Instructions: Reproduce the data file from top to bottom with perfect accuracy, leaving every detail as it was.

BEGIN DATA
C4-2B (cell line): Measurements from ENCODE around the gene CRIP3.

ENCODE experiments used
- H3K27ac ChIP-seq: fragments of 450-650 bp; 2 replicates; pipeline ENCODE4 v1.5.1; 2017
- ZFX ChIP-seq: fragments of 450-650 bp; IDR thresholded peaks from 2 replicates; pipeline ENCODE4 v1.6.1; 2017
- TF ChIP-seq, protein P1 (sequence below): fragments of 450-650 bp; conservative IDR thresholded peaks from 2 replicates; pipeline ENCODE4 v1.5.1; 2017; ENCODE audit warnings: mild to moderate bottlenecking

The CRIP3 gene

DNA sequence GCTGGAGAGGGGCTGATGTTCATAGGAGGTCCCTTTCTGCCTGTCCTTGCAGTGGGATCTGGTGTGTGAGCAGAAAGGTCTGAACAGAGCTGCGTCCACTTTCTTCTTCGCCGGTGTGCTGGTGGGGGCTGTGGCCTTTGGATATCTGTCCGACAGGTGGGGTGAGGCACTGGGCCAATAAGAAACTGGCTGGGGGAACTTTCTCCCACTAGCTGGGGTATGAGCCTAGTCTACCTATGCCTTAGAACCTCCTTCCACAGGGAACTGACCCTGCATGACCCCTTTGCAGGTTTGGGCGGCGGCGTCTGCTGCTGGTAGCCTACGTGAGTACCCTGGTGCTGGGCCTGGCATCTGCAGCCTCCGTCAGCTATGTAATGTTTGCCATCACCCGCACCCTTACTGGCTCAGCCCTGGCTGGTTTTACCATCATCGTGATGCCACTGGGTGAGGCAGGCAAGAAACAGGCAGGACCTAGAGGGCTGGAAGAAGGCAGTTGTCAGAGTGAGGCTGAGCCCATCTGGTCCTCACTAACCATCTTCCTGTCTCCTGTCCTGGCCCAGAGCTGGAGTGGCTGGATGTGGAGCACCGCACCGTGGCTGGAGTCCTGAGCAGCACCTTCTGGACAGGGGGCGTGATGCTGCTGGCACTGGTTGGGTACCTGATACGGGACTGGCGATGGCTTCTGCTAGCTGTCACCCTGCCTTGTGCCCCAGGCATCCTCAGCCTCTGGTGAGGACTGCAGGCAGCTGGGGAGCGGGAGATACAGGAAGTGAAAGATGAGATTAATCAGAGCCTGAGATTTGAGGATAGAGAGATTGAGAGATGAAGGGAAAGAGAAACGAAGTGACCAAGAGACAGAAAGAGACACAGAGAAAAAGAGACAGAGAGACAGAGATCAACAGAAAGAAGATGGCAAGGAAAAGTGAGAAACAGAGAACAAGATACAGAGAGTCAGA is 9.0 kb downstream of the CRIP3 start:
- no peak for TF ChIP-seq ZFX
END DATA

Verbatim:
C4-2B (cell line): Measurements from ENCODE around the gene CRIP3.

ENCODE experiments used
- H3K27ac ChIP-seq: fragments of 450-650 bp; 2 replicates; pipeline ENCODE4 v1.5.1; 2017
- ZFX ChIP-seq: fragments of 450-650 bp; IDR thresholded peaks from 2 replicates; pipeline ENCODE4 v1.6.1; 2017
- TF ChIP-seq, protein P1 (sequence below): fragments of 450-650 bp; conservative IDR thresholded peaks from 2 replicates; pipeline ENCODE4 v1.5.1; 2017; ENCODE audit warnings: mild to moderate bottlenecking

The CRIP3 gene

DNA sequence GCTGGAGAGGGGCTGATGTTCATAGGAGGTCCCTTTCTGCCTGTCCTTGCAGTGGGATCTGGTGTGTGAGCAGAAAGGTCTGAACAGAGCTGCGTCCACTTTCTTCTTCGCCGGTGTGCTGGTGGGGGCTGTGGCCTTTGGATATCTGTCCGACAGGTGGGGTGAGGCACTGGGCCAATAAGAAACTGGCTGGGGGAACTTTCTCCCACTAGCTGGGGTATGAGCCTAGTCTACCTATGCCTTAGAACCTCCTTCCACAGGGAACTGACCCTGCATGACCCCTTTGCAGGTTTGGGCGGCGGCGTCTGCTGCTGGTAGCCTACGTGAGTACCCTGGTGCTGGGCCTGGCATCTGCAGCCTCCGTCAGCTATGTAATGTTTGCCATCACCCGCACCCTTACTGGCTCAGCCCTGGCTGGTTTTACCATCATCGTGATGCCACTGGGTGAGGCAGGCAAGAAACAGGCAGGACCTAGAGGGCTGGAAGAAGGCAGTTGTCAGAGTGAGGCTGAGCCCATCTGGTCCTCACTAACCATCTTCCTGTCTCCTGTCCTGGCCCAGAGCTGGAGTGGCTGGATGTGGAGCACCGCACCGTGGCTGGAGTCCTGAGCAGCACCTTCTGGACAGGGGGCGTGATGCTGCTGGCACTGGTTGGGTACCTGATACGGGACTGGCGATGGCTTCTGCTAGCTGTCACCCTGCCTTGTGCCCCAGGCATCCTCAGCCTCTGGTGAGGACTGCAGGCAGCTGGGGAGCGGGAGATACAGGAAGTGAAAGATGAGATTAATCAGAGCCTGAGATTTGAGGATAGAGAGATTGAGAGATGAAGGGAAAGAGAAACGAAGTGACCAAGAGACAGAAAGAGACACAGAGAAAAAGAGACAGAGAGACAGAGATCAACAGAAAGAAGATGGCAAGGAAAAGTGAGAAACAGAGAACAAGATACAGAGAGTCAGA is 9.0 kb downstream of the CRIP3 start:
- no peak for TF ChIP-seq ZFX